Businesses will be less likely to invest in sport after positive doping tests by Tour de France winner Floyd Landis and Olympic champion Justin Gatlin, US marketing experts say.
"When this kind of thing happens, it is a downer for everybody, especially with track and field and cycling already having limited appeal in the rich American sports and entertainment market," said Bob Dorfman, executive creative director for Pickett Advertising in San Francisco.
"Fans will become more cynical and companies will wonder if athletes they might use for marketing are drug-free," Dorfman said in a telephone interview.
Businesses want a more positive rub-off, said Paul Swangard, managing director of the Warsaw Sports Marketing Centre at the University of Oregon.
"If all that is being covered in the sport is negative and rooted in drug scandals, why would a business want to invest in that," Swangard said via telephone from his Eugene, Oregon, office.
"I do not think Gatlin will destroy track and field," Swangard added.
But even in his hometown of Eugene, which bills itself as Track Town USA, residents are troubled by the 100 metres joint world record holder's positive test, he said.
Gatlin faces a life ban from track and field and Landis a two-year suspension if their positive tests for the banned male sex hormone testosterone are determined to be doping offenses.
The issue of Gatlin's positive test is a grave one, USA Track & Field (USATF) chief executive officer Craig Masback said.
"No one who loves the sport can be happy about events that undermine the credibility of the sport," Masback said in an e-mail to Reuters.
"But the place of track and field in the Olympic Games withstood the Ben Johnson (doping) scandal and BALCO (scandal) and it will withstand this development," he said.
Both the number of USATF sponsors and total sponsor dollars have grown since the BALCO scandal, he said.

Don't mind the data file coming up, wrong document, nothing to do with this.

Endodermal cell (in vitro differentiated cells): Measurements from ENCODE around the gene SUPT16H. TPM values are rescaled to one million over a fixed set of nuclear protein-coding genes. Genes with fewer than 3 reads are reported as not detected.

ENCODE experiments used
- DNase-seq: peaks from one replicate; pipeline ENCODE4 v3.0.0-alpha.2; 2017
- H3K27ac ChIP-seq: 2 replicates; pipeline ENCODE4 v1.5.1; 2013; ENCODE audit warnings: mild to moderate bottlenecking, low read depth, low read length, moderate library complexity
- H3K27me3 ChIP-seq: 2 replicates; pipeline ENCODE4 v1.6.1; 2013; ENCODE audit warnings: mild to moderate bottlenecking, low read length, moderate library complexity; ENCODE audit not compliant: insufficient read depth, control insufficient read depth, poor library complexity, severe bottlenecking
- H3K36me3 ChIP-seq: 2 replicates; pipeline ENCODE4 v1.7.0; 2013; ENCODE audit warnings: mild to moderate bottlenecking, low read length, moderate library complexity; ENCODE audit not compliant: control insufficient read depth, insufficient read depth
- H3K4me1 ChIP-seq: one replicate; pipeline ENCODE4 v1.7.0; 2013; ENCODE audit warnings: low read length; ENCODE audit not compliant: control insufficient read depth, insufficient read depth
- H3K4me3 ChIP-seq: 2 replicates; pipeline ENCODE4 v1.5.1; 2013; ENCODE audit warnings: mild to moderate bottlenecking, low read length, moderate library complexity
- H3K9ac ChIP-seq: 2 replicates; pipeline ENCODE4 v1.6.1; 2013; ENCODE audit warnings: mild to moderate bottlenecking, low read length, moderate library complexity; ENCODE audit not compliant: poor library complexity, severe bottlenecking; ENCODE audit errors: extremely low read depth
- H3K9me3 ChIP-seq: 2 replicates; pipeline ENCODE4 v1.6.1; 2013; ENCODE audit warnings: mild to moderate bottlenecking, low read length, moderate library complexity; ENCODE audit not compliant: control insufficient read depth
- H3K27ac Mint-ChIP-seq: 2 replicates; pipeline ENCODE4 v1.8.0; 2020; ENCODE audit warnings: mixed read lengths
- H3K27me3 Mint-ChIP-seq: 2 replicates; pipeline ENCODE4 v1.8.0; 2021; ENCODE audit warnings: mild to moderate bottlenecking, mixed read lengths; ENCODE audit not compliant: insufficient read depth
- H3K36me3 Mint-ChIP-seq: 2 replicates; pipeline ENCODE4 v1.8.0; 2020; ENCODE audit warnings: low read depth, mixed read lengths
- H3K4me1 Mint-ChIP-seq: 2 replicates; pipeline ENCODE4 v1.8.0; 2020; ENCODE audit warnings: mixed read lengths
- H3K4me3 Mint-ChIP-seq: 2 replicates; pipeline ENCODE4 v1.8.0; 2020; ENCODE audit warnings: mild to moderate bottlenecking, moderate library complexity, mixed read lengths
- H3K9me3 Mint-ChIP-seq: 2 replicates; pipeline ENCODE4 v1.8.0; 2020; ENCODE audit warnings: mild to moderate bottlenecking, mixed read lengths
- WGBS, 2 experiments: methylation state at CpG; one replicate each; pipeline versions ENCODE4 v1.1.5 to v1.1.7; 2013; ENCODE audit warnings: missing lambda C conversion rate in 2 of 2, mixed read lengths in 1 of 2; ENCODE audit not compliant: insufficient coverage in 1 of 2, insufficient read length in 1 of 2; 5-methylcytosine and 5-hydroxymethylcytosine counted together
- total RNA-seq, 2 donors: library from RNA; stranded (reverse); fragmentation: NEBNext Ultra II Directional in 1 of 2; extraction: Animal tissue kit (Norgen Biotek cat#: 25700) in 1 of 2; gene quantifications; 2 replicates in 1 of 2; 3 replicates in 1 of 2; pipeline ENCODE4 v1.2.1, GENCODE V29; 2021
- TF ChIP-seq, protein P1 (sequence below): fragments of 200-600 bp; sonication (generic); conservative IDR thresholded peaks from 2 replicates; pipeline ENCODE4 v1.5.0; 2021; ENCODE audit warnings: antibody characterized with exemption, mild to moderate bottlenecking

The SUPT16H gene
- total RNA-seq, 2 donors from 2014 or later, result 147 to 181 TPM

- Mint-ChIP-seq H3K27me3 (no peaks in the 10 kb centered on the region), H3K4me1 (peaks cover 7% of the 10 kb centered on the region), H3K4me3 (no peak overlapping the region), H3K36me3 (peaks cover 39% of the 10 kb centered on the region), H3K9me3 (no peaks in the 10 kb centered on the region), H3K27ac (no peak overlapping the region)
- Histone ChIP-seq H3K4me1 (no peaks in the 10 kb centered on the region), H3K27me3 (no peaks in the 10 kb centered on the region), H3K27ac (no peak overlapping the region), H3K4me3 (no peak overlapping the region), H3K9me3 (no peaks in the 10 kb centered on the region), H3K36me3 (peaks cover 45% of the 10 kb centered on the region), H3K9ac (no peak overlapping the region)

Nike and Hershey's, two of the federation's key sponsors, will continue their support, a spokesmen said. Both have financial ties to Gatlin.
"They (doping allegations in general) have not changed our position within the sport or our interest in being involved in this sport and those governing bodies," said Nike spokesman Dean Stoyer.
IAAF spokesman Nick Davies would not speculate on the impact of Gatlin's case.
But he said the International Association of Athletics Federations (IAAF) had not lost a single sponsorship partner because of doping during the BALCO and Athens Olympics scandals in 2003 and 2004.
The federation spends 2.5 million dollars annually in its fight against doping, he said.
"The bigger the name, the worse publicity we get," Davies said in an e-mail. "But what is the alternative?"
Paul Doyle, manager of Jamaican 100 metres co-world record holder Asafa Powell, said he believed sponsorships and meets would be affected by positive tests.
"Over the past decade to 15 years, the amount of money in the sport for prize money and appearance fees has dropped," Doyle said.
"But the difference is that shoe contracts are a lot higher. So the top athletes are making more now than they did in the '90s, it's just a larger percentage is coming from the shoe companies."
For athletes to boost their income even higher they need contracts with sponsors outside of shoe companies, Doyle said.
"Those are the type of sponsors that are really going to be scared by something like this," Doyle said.
The impact will be even greater on cycling, Swangard said.
"I would certainly be recommending (to) any prospective sponsor that there are safer bids for your money right now than cycling," he said.
"Cycling is the one sport that epitomises the abuses of performance-enhancing substances," he added.
Even before Landis's positive, Swiss hearing-aid company Phonak, his team's sponsor, had announced it was pulling out of the Tour de France next year.
Andy Lee, director of marketing and communications for USA Cycling, declined to comment on the impact of Landis's positive pending his B sample results.
Another sport rocked by doping allegations, baseball, continues to enjoy high fan appeal, Swangard and Dorfman pointed out.
San Francisco Giants slugger Barry Bonds has been linked to the BALCO laboratory doping scandal with his personal trainer Greg Anderson, convicted of conspiracy to distribute steroids.
Even with the negative publicity, US newspapers are filled with positive articles about the sport, Swangard noted.
About the only time track and field and cycling have a major impact in U.S. sports pages is during the Olympics or Tour de France or when there is a doping positive, he added.
The entire issue of drugs in sport is a complex one, Dorfman said.
"We want our athletes to be super-human," he said. "But on the other hand, we do not want them to cheat and do it illegally.
"Those things just don't go hand in hand.
"In order to excel it almost seems like you have got to do something (illegal)."